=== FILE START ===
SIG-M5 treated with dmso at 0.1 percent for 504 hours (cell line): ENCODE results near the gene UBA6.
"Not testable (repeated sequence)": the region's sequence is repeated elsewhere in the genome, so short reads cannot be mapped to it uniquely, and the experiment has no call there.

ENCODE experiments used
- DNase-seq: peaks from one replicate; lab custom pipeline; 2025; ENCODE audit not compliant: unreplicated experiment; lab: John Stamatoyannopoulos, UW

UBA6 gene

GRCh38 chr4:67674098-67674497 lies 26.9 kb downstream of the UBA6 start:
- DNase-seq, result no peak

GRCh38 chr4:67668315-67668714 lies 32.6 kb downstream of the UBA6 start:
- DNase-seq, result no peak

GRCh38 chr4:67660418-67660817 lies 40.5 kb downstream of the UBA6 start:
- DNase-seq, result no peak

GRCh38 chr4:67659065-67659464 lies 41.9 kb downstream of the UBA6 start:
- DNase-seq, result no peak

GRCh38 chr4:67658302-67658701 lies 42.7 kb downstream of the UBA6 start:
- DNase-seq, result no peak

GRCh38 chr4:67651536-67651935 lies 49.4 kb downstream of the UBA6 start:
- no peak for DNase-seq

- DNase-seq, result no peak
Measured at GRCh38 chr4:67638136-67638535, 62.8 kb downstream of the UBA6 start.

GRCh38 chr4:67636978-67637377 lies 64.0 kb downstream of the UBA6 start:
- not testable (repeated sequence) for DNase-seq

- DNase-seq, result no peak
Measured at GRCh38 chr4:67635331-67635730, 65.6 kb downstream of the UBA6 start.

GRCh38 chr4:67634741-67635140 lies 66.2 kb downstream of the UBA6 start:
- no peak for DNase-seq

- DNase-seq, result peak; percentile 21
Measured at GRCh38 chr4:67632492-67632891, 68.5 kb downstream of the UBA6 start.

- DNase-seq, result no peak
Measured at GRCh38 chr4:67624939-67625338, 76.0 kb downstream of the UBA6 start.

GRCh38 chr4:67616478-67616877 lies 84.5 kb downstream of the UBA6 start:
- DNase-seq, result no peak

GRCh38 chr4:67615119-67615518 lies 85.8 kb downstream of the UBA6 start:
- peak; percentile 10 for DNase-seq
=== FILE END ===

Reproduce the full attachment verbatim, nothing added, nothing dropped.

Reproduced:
SIG-M5 treated with dmso at 0.1 percent for 504 hours (cell line): ENCODE results near the gene UBA6.
"Not testable (repeated sequence)": the region's sequence is repeated elsewhere in the genome, so short reads cannot be mapped to it uniquely, and the experiment has no call there.

ENCODE experiments used
- DNase-seq: peaks from one replicate; lab custom pipeline; 2025; ENCODE audit not compliant: unreplicated experiment; lab: John Stamatoyannopoulos, UW

UBA6 gene

GRCh38 chr4:67674098-67674497 lies 26.9 kb downstream of the UBA6 start:
- DNase-seq, result no peak

GRCh38 chr4:67668315-67668714 lies 32.6 kb downstream of the UBA6 start:
- DNase-seq, result no peak

GRCh38 chr4:67660418-67660817 lies 40.5 kb downstream of the UBA6 start:
- DNase-seq, result no peak

GRCh38 chr4:67659065-67659464 lies 41.9 kb downstream of the UBA6 start:
- DNase-seq, result no peak

GRCh38 chr4:67658302-67658701 lies 42.7 kb downstream of the UBA6 start:
- DNase-seq, result no peak

GRCh38 chr4:67651536-67651935 lies 49.4 kb downstream of the UBA6 start:
- no peak for DNase-seq

- DNase-seq, result no peak
Measured at GRCh38 chr4:67638136-67638535, 62.8 kb downstream of the UBA6 start.

GRCh38 chr4:67636978-67637377 lies 64.0 kb downstream of the UBA6 start:
- not testable (repeated sequence) for DNase-seq

- DNase-seq, result no peak
Measured at GRCh38 chr4:67635331-67635730, 65.6 kb downstream of the UBA6 start.

GRCh38 chr4:67634741-67635140 lies 66.2 kb downstream of the UBA6 start:
- no peak for DNase-seq

- DNase-seq, result peak; percentile 21
Measured at GRCh38 chr4:67632492-67632891, 68.5 kb downstream of the UBA6 start.

- DNase-seq, result no peak
Measured at GRCh38 chr4:67624939-67625338, 76.0 kb downstream of the UBA6 start.

GRCh38 chr4:67616478-67616877 lies 84.5 kb downstream of the UBA6 start:
- DNase-seq, result no peak

GRCh38 chr4:67615119-67615518 lies 85.8 kb downstream of the UBA6 start:
- peak; percentile 10 for DNase-seq